In this increasingly relativistic cauldron we call “the world,” chaos is fueled by the concept that everyone is entitled to determine their own reality.
It all depends on one’s perspective.
“Perception is reality,” is a common sentiment. More clearly said, “an individual’s perception is their personal reality.” In other words, the way that a person thinks things are, is reality as far as they are concerned.
Changing a person’s perception of reality is no easy thing. Nor should it be (in most cases).
People base their thinking on a variety of approaches. Those who are more analytical are terribly frustrated by others who base their views of reality on their emotions, or what they “want” to be true.
Nowhere do I find this more striking then when people who have nary a religious thought in their daily lives gather together for a funeral. At least 66% of what one hears, for example “he’s looking down on us now,” is based on nothing other than wishful thinking or irrational notions.
C.S. Lewis described how reason is the crucial mechanism for understanding. In his book Miracles, he makes the following argument.
All possible knowledge, then, depends on the validity of reasoning. If the feeling of certainty which we express by words like must be and therefore and since is a real perception of how things outside our own minds really “must” be, well and good.
But if this certainty is merely a feeling in our own minds and not a genuine insight into realities beyond them—if it merely represents the way our minds happen to work—then we can have no knowledge. Unless human reasoning is valid no science can be true.
Mental Illness and Perception
One particularly fascinating aspect of the perception and reality question comes in the case of some mentally ill individuals. Schizophrenia, for instance, frequently involves delusions or hallucinations that are indistinguishable from reality (in the mind of the sufferer).
A well person may find it implausible to accept that a person could genuinely believe impossible things were true. Meanwhile, from the perspective of the deluded, it may make all the sense in the world that they are the only person alive who recognizes how things truly are.
Decades ago I spent several months in a psychiatric ward. (Not as a patient, as a clinical pastoral education student.) I had many conversations with a delightful resident who had been institutionalized because he was utterly convinced that he was one of Jesus’ apostles.
Thanks to the proper medications, he knew that to be illusory, and he was optimistic that he would soon be released to begin his studies to become a mental health worker. One reason for his confidence that he was truly getting better was because his previous hospitalization came when he became certain that he was one of the Old Testament patriarchs.
From his point of view, the increasing chronological proximity between his delusions and reality indicated he was almost well.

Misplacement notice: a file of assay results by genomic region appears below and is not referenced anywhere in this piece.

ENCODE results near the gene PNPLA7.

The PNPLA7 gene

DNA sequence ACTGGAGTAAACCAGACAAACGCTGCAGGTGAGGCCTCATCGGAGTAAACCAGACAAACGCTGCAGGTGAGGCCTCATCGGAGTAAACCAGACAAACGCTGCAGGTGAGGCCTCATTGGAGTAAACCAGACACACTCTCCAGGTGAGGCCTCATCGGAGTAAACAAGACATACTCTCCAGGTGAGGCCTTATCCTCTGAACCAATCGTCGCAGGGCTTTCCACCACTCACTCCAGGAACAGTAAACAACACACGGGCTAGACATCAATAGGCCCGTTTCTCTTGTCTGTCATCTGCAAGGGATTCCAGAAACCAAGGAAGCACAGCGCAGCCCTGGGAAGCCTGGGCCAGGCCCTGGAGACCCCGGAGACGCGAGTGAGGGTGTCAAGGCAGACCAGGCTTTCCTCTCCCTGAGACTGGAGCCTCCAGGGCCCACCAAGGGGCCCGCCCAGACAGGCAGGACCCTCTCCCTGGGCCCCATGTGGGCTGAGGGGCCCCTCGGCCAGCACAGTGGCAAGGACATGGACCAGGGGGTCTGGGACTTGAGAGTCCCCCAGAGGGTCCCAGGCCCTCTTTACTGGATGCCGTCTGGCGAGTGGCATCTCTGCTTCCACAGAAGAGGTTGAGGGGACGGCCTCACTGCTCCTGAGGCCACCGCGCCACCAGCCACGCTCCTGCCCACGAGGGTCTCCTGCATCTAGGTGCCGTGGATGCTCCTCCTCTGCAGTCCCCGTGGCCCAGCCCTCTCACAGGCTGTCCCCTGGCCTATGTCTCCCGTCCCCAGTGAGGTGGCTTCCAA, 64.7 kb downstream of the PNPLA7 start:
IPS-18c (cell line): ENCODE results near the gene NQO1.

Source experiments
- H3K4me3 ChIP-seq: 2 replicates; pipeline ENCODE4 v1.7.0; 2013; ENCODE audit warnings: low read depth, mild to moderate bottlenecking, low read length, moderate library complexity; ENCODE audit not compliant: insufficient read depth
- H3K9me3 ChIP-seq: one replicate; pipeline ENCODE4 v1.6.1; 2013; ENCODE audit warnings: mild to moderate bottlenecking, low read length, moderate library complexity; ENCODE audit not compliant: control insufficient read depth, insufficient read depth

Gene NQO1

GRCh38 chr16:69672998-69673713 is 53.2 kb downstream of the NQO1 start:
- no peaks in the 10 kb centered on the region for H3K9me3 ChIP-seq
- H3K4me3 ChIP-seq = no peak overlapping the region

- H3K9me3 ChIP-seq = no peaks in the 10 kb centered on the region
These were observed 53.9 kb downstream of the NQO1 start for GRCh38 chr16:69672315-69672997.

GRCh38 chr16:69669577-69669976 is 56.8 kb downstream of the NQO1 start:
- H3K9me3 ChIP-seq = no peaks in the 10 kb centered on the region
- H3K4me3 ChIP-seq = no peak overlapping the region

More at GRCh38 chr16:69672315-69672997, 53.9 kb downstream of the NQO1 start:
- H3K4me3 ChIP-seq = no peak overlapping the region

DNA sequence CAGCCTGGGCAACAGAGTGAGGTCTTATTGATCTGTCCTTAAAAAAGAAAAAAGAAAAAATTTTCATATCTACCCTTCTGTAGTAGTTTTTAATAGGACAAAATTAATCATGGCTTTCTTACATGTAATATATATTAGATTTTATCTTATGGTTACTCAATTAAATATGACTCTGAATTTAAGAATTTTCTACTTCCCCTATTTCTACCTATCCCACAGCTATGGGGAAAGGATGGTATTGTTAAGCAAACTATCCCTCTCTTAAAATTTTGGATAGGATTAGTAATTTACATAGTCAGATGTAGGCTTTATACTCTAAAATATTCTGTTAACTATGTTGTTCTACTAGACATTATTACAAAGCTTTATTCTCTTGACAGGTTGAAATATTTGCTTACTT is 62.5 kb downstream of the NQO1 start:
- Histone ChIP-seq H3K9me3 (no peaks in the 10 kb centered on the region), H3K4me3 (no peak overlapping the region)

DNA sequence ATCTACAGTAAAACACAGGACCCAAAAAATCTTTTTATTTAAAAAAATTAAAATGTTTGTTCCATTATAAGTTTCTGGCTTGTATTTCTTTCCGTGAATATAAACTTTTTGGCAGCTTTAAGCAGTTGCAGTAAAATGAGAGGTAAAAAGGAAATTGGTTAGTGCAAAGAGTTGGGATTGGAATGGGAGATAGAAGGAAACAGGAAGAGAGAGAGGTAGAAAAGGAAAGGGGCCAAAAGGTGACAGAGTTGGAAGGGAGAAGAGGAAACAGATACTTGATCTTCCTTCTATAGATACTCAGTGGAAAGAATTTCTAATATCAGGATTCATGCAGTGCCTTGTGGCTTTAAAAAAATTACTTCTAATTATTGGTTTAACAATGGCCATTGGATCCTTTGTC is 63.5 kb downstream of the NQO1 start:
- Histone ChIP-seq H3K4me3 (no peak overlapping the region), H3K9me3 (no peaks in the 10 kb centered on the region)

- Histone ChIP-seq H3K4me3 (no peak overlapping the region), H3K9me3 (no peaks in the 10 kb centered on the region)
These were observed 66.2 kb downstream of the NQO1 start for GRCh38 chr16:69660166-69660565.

Some of these people do become healthy enough to recognize that their perception of reality is askew. These are the few who continue to take their meds so they can function as the majority of us perceive to be “normal.”
Many psychotic individuals, of course, only take their prescriptions under duress and when they are not monitored, cease to take them because they either (1) already feel better, so they obviously don’t need them, or (2) prefer chaos to the side effects such as lethargy.
Truth is Not Based on Perspective
Truth, in the ultimate or alethiological sense, is not relative. It doesn’t shift due to the distortions of individual perception. It remains the same yesterday, today and tomorrow.
Now, since what we human beings regard as truth does shift (e.g. shape of the Earth), ultimate truth must come from a source other than mortal minds, transient philosophies or momentary scientific theories.
Christians believe they have found that source in God’s self-revelation, the Judeo Christian Scriptures. In fact, Christians believe that their Savior, Jesus the Messiah, was the embodiment of truth. We believe he was speaking the eternal truth when he said “I am the way, and the truth, and the life.”
C.S. Lewis was quite candid about the truthfulness of the scriptural testimony being the necessary cornerstone for faith. In dialogue with atheists and agnostics, he wisely points out that the conversation must address this essential question.
One of the great difficulties is to keep before the audience’s mind the question of Truth. They always think you are recommending Christianity not because it is true but because it is good. . . .
One must keep on pointing out that Christianity is a statement which, if false, is of no importance, and if true, of infinite importance. The one thing it cannot be is moderately important. (“Christian Apologetics”)
In a world that wants to relegate Jesus to the status of some great teacher or prophet, it is vital to say that if he was lying when he said “the Father and I are one,” Christianity should be dismissed altogether.
For those who enjoy challenges: